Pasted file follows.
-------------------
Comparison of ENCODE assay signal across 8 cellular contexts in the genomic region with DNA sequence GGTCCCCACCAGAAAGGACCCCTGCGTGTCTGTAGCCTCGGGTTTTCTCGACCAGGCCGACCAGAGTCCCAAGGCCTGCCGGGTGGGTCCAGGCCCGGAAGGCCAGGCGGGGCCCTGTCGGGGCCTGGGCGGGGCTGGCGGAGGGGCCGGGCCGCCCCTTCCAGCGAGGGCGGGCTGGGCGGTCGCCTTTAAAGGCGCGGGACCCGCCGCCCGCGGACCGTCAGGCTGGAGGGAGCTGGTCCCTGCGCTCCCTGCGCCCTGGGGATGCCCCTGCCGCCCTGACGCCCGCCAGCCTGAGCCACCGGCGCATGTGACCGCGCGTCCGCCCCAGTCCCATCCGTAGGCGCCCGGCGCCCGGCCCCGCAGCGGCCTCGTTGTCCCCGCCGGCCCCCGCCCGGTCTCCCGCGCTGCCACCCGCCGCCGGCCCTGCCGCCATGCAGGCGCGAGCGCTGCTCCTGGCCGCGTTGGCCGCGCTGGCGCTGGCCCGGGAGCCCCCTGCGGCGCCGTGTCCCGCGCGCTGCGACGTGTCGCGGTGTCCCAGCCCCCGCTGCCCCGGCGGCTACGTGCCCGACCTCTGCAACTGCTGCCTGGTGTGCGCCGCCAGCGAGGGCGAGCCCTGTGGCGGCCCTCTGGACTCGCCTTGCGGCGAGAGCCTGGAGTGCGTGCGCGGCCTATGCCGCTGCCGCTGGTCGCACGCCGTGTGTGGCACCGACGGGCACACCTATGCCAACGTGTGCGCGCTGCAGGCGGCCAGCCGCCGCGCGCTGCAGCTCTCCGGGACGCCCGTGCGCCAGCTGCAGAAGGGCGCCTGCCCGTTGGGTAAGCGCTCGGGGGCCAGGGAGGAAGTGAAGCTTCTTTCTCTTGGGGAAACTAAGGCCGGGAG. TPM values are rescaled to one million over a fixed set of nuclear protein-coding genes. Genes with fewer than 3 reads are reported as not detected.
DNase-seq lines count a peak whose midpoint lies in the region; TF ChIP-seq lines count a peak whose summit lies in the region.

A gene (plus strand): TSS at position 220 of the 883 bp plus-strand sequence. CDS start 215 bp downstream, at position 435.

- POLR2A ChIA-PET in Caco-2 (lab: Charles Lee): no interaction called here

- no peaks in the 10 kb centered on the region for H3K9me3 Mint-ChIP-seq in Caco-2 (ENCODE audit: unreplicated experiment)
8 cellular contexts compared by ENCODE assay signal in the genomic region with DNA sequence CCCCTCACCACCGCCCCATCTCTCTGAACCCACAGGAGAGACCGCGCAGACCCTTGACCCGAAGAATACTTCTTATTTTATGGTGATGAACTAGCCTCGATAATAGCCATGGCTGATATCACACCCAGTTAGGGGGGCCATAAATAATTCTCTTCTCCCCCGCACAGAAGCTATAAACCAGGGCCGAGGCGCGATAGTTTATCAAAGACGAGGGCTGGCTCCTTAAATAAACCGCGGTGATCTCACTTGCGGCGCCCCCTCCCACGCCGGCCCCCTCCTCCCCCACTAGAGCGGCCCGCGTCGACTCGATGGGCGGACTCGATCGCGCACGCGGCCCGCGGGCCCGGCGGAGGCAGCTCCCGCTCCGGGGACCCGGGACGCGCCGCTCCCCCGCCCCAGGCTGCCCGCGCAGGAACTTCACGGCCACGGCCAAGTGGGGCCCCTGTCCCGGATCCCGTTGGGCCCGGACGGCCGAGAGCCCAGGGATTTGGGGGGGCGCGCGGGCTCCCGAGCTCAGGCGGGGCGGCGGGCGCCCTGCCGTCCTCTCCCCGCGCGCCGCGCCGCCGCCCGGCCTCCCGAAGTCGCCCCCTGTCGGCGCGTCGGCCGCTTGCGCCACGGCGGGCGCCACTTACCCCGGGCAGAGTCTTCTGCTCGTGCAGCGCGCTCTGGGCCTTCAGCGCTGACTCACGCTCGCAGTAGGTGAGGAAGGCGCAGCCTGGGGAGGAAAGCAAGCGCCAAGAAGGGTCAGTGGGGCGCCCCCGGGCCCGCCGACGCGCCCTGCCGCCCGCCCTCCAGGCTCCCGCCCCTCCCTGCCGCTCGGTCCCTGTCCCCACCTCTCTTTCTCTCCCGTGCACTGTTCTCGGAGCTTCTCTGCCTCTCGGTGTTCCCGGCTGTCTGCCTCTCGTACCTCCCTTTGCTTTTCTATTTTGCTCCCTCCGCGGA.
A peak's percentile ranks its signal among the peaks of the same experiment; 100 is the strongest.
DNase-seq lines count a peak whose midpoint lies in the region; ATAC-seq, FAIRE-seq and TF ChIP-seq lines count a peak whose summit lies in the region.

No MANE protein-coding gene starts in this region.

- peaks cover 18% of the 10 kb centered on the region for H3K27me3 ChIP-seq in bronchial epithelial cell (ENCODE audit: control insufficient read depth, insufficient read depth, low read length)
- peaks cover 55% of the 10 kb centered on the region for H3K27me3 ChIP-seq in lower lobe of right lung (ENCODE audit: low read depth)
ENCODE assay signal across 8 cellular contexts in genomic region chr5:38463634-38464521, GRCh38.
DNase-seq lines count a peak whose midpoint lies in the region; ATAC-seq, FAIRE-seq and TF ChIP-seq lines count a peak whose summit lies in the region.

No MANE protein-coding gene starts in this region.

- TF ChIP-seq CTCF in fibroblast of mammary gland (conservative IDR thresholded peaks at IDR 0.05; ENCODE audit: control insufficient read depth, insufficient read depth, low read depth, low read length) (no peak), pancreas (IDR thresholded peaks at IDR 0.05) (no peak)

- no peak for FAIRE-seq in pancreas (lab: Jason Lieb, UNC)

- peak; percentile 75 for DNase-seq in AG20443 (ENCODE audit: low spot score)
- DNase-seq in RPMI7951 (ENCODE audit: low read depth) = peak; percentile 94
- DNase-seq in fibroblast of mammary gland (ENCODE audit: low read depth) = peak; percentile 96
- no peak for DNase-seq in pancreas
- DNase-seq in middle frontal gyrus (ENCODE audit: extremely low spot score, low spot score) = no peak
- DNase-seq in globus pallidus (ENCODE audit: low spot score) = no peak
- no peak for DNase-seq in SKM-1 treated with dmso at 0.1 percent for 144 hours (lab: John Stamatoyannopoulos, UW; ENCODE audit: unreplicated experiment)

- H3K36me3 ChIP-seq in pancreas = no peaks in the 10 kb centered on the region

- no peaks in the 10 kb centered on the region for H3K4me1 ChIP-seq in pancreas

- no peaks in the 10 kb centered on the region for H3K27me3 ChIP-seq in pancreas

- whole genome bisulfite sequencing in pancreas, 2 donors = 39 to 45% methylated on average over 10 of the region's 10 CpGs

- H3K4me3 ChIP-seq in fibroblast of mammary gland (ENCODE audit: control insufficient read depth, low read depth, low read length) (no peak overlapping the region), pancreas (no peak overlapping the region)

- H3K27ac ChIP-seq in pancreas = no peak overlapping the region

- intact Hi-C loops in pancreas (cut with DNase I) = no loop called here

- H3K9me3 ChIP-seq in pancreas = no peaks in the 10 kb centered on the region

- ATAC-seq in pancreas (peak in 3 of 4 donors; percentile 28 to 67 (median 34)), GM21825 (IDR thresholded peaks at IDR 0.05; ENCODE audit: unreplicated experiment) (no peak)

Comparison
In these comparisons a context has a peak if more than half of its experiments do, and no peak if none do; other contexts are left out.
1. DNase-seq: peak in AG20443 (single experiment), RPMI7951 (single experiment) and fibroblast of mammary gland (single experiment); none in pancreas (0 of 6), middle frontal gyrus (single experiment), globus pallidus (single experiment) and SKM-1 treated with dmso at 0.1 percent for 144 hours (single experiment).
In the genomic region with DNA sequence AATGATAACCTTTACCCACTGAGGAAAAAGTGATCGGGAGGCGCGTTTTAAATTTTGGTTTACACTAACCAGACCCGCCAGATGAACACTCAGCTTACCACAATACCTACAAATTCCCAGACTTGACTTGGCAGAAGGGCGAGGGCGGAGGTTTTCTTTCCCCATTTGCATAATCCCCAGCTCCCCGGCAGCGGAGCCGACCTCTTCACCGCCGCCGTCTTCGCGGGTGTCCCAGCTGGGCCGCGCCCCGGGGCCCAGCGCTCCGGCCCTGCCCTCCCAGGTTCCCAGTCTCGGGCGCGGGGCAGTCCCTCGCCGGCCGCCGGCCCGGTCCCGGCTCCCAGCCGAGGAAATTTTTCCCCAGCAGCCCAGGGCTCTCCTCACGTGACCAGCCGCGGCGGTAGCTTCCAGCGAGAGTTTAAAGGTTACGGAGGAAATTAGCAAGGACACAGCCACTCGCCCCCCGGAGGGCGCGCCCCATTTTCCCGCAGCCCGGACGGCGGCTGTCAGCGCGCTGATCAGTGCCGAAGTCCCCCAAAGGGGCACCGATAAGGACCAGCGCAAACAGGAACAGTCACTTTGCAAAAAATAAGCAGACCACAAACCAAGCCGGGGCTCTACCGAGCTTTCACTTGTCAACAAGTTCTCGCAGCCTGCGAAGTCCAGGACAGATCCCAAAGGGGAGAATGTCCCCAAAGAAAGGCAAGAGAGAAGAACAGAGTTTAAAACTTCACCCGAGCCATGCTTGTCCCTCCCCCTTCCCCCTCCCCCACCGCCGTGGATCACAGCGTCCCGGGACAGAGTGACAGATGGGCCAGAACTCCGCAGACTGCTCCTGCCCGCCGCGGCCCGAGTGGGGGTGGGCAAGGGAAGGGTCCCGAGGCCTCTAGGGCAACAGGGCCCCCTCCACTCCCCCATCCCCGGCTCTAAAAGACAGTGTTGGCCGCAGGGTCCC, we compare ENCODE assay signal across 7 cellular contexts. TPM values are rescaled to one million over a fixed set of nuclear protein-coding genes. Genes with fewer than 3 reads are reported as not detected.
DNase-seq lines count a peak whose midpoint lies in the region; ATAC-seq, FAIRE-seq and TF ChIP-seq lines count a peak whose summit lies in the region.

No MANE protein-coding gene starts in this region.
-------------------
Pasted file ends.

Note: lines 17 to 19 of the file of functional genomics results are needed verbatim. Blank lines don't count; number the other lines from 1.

- peak; percentile 75 for DNase-seq in AG20443 (ENCODE audit: low spot score)
- DNase-seq in RPMI7951 (ENCODE audit: low read depth) = peak; percentile 94
- DNase-seq in fibroblast of mammary gland (ENCODE audit: low read depth) = peak; percentile 96